It seems to me that we live in a period where music that was considered non- mainstream yesterday gets to be the mainstream of tomorrow. The Internet is helping in taking weird music out of the closet. You just need to believe in what you do. If you do it well, you have a very good chance of reaching a wider audience. Sooner or later. The main thing is to believe in it and to keep going for it. It might not make you rich, but it will make you feel good.

Please recommend two artists to our readers which you feel deserve their attention.

In February we played in Oslo, and I had the pleasure of listening to a great danish trio called ThuleBasen. They were playing a 30 minute set, and it kind of blew my mind. With a small powerful viking girl keeping it together with big authority and two male singers it reminded me of Nirvana at an early stage. Highly recommendable live-band.
I have also been very inspired by Canadian DJ/producer Caribou. His latest album “swim” is also highly recommendable.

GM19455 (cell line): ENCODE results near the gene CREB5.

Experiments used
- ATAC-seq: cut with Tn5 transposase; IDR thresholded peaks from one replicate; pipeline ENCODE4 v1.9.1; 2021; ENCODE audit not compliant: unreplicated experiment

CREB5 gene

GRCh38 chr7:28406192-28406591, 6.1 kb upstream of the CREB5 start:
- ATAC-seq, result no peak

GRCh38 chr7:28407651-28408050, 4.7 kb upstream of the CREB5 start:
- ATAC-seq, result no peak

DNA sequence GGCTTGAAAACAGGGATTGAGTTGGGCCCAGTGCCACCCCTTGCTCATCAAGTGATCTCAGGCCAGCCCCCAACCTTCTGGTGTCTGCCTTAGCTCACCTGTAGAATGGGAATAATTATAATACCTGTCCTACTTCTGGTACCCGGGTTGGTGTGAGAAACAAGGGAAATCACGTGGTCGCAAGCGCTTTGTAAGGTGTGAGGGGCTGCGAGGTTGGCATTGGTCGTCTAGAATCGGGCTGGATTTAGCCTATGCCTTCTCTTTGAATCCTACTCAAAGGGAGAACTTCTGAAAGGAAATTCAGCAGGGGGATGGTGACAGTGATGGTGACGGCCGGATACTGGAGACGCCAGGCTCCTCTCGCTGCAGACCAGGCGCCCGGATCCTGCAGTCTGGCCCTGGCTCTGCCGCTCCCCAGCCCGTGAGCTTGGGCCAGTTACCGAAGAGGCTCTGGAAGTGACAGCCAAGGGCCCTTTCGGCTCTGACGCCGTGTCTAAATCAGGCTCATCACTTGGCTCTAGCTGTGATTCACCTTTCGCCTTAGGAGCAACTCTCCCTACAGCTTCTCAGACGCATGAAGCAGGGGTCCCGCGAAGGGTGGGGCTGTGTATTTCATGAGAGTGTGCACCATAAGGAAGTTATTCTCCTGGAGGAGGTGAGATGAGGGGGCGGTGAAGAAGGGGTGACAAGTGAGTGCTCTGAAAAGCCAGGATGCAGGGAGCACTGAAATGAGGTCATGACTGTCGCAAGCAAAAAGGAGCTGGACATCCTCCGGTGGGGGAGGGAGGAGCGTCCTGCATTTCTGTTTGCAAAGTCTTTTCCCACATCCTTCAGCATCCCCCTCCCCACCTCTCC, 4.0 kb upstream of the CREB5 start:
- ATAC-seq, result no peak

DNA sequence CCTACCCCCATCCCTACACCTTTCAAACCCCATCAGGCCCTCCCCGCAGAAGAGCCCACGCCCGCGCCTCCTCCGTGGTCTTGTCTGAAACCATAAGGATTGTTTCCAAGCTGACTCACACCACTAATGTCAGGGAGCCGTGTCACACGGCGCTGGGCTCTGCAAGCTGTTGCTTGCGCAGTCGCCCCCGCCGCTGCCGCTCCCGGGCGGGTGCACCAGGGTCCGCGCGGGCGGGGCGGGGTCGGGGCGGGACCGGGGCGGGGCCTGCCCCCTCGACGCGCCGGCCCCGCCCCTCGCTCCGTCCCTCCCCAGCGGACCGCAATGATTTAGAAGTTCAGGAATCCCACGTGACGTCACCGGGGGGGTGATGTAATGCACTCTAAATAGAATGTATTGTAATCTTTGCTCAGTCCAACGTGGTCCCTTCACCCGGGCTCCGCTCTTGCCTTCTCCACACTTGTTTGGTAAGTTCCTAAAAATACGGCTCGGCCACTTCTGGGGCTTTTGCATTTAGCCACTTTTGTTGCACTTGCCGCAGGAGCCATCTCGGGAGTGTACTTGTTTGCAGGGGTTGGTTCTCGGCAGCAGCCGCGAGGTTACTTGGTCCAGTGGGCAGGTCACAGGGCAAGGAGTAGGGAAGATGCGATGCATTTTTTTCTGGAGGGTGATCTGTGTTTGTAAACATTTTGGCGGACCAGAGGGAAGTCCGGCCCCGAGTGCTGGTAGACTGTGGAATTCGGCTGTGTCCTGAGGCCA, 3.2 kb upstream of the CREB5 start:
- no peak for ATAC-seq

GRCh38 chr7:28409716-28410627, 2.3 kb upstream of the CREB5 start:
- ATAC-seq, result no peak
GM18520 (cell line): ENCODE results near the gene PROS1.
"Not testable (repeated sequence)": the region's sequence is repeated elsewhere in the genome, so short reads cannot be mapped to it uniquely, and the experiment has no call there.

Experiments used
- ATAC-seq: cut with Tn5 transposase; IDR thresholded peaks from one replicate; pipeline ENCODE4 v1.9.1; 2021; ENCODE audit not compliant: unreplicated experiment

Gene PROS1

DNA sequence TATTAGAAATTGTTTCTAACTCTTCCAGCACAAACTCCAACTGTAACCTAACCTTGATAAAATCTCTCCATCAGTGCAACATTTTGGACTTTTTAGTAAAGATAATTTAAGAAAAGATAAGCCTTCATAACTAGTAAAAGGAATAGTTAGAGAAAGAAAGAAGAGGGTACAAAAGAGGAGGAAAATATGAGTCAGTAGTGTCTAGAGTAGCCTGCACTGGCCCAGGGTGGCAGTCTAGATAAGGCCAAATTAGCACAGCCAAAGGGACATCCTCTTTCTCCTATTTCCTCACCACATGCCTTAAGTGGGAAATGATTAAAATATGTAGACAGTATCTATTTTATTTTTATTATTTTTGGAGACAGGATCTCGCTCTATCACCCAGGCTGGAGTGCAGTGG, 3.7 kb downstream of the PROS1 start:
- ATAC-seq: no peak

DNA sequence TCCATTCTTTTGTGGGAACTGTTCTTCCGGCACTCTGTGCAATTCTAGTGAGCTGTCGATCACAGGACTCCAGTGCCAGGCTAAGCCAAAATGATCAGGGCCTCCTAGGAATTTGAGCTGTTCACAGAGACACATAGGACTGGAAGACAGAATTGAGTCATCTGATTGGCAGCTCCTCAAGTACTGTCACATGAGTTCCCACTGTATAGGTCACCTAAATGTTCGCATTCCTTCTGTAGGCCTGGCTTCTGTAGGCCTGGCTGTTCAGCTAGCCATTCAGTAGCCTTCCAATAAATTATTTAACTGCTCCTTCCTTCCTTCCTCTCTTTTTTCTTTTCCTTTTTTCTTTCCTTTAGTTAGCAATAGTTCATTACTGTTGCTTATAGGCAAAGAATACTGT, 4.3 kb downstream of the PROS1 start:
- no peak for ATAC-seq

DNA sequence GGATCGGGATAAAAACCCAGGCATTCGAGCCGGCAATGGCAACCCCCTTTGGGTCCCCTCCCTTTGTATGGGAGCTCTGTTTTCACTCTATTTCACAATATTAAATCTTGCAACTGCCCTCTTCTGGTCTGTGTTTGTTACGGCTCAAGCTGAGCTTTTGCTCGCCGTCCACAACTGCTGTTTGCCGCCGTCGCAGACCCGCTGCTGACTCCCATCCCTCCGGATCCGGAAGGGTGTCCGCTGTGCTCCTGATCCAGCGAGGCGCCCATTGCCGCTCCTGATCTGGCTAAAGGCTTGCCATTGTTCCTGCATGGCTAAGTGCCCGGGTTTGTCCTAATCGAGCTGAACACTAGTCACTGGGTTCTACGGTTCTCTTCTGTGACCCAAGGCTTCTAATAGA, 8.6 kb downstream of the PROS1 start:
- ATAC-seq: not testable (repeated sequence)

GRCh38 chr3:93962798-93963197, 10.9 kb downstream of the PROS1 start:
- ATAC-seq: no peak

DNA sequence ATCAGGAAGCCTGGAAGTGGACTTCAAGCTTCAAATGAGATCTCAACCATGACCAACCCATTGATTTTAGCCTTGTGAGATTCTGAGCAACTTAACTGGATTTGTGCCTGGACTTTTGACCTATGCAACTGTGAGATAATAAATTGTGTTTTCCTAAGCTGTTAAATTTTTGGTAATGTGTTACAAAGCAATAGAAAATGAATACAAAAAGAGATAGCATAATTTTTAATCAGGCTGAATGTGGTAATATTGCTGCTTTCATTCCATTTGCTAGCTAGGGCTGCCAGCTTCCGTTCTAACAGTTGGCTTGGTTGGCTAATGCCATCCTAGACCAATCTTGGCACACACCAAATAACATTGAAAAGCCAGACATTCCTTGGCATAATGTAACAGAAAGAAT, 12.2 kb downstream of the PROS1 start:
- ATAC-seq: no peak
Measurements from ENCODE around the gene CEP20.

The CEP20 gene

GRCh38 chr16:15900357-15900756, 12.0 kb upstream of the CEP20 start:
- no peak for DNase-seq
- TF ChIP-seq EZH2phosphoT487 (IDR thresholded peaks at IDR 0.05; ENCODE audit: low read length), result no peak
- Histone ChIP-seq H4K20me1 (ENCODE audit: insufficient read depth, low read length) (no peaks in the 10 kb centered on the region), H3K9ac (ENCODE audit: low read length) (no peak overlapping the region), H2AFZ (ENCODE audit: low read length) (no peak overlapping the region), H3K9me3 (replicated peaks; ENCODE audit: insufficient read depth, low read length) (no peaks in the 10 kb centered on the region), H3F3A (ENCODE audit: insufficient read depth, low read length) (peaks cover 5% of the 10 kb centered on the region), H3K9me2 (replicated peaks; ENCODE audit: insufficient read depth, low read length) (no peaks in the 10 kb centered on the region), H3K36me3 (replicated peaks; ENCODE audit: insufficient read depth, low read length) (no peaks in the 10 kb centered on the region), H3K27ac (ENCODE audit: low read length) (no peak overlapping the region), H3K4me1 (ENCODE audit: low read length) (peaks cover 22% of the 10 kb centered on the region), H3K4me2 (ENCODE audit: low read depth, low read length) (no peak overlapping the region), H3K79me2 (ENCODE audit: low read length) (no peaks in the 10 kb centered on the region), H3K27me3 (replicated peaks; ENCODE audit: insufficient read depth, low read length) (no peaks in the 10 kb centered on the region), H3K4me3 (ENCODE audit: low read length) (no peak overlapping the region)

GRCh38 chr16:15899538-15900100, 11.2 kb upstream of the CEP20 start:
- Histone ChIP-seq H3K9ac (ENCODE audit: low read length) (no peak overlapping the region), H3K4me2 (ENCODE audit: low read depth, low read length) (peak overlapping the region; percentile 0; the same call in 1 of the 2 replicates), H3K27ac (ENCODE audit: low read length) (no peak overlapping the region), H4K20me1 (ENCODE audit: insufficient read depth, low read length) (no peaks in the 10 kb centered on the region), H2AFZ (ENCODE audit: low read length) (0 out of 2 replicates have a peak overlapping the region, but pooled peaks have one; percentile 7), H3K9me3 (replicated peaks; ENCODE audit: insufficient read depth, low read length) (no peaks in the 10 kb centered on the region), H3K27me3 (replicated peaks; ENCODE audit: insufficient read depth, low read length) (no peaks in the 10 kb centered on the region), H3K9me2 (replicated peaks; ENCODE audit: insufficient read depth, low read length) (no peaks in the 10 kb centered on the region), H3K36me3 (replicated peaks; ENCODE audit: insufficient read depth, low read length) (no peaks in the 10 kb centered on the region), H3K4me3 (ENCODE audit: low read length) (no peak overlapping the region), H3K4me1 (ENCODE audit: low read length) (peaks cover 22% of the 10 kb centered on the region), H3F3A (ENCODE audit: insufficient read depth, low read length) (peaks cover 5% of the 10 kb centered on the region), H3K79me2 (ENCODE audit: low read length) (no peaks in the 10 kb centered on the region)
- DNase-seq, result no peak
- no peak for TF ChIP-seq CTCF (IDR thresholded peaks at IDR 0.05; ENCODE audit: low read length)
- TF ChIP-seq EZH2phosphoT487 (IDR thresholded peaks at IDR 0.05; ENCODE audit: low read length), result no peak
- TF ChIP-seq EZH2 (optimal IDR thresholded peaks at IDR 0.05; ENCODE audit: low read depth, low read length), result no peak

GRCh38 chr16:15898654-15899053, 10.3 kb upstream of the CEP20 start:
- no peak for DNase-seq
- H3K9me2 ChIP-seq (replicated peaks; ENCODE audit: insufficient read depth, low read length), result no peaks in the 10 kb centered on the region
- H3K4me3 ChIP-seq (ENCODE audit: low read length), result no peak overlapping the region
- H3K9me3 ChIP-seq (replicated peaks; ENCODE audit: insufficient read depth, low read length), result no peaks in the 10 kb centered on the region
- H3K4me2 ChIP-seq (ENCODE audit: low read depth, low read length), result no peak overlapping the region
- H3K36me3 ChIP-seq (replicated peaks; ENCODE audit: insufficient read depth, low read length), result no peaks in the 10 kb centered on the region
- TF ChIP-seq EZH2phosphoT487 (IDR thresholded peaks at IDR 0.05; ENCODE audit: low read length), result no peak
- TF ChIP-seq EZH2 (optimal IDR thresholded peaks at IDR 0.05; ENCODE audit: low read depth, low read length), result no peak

Many artists dream of a “magnum opus”. Do you have a vision of what yours would sound like?

Right now, we are releasing Brighter. On this album, we have some singles. To illustrate that our melodies are very classic, we have different people, that we respect, making acoustic covers of these songs. The first single “Inside World” had the American singer-songwriter John Grant doing a cover. The next three are not yet official, but we have a very good line-up coming. I would love to do a “magnum opus” featuring these four artists and a symphonic orchestra. Playing selected Whomadewho songs stripped down with an emphasis on the fragility of the words and melodies. That would be epic!

Intro by Hannis Brown

Whomadewho discography:
WhoMadeWho (Gomma) 2005   
Green Versions (Gomma) 2006   
Live In France (Gomma) 2007   
The Plot (Gomma) 2009   
Knee Deep (Kompakt) 2011   
Brighter (Kompakt) 2012